Lord & Taylor in talks to buy Fortunoff

Lord & Taylor in talks to buy Fortunoff

There are 24 comments on the Newsday story from Jan 31, 2008, titled Lord & Taylor in talks to buy Fortunoff. In it, Newsday reports that:

Lord & Taylor, the venerable New York City retailer, is in talks aimed at acquiring Fortunoff, a Long Island institution that has been struggling in the last few years, a source close to the matter said ...

Join the discussion below, or Read more at Newsday.

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LIer

Hicksville, NY

#2 Jan 31, 2008
Might be a good fit. My suggestion would be to retreat back to Westbury and get back to their roots, ie, high end products at reasonable prices, classy sales help,(no gum chewing teenagers talking on their cellphones while trying to ring you up). But, what do I know?
LIer

Hicksville, NY

#3 Jan 31, 2008
Sounds like a plan.
rob

AOL

#4 Jan 31, 2008
Some of us have spent more than half of our lives at Fortunoff. Belief in what they stood for is why people stayed loyal and devoted. My heart goes out to the family who had to make a very difficult choice. Let's hope that what Max and Clara built from nothing stays as the icon it is.
Anne

AOL

#5 Jan 31, 2008
Sure will miss Furtunoff's. Perhapes, Lord and Taylor can do something novel and maintain the store as it is.
Anne

AOL

#6 Jan 31, 2008
Fortunoff's. Well, WCBS-FM is back on the air, so, maybe this is a new trend for New York to maintain what actually works instead of what doesn't work and distroying our history.
acc

Brooklyn, NY

#7 Jan 31, 2008
Hopefully Fortunoff's will not be lost as it remains a unique store with useful and tasteful products at reasonable prices. Still miss B. Altman's.

Since: Aug 07

Lexington, NC

#8 Jan 31, 2008
The last time I visited Fortunoff's in Westbury was almost 20 years ago and it was like taking a field trip to someplace exotic and exciting - tons of different departments with merchandise ranging from affordable to totally untouchable. What they call "streamlining" is nothing more than sacrificing customer service for quick, easy profits to pad the bottom line without regard for the long-term effect on customer loyalty - typical myopic Wall Street mentality with the self-fulfilling prophecy of bankruptcy. Lose the customers, lose the store guys!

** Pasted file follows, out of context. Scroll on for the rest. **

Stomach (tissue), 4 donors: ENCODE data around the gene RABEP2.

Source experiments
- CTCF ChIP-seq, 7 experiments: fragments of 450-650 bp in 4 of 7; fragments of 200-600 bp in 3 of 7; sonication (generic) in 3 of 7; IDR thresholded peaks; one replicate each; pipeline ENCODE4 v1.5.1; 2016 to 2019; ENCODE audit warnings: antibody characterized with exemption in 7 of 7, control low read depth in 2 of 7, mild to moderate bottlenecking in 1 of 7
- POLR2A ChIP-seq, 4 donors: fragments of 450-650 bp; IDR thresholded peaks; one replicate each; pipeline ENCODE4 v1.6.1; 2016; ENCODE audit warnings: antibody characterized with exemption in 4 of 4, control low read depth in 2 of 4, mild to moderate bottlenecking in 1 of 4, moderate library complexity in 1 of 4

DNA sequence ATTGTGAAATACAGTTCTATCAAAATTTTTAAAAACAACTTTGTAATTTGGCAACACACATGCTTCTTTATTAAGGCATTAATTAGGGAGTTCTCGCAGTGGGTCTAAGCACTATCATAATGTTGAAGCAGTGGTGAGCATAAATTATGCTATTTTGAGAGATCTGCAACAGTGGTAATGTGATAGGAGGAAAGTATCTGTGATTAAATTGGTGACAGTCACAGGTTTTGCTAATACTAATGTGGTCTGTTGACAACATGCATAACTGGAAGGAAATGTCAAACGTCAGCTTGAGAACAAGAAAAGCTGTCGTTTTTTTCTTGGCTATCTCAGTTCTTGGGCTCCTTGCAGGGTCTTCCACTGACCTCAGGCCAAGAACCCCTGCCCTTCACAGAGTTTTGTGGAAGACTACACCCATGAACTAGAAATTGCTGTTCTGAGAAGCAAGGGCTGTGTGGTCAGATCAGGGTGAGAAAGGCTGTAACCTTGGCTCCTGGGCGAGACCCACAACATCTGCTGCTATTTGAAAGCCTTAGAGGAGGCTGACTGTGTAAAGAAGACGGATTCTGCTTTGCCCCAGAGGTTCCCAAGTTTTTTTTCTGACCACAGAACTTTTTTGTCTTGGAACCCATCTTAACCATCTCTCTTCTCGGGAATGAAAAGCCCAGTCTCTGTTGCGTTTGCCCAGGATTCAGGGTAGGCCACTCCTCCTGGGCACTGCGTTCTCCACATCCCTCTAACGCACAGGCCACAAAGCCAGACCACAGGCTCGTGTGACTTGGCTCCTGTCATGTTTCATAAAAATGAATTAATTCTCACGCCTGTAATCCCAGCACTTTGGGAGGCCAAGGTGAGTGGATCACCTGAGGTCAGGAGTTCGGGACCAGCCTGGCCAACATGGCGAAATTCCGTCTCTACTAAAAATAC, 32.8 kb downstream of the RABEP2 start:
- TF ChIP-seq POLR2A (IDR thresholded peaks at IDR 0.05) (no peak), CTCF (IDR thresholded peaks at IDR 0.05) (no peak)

BeBe Raboser

Tenafly, NJ

#9 Jan 31, 2008
What put the family in financial trouble was the building of the white plains blttoed elephant where saks went out. Dumping way too much money into rebuilding that facility as an ego booster was just really bad business. Everyone knew it was a bad idea. But the family thought otherwise. I think Max is turning over in his grave.
Joe

Rockville Centre, NY

#10 Jan 31, 2008
I am shocked to hear that lord & Taylor is going to buy Fortunoff
PR_Flack_In_Trai ning

United States

#11 Jan 31, 2008
Niche stores don't scale well. There is something quirky and special about the family atmosphere. Investors come in and think they can expand it, but that's not true.

Even Starbucks, not a direct comparable but with some similarities, is pulling back now. In stores, the sales help has a lot to do with the "customer experience" but I will not be politically incorrect here. This is a very difficult part of expanding beyond family companies. Any buyer ought to ask the question about whether something could scale, or be franchised, in essence. The product suffers greatly, you alienate customers. I keep thinking about Hermans Sporting Goods- a three generation family store that became a joke when a conglomerate bought it and expanded it right into bankruptcy. An old guy with a hexxent is a much more effective salesperson than the alternatives.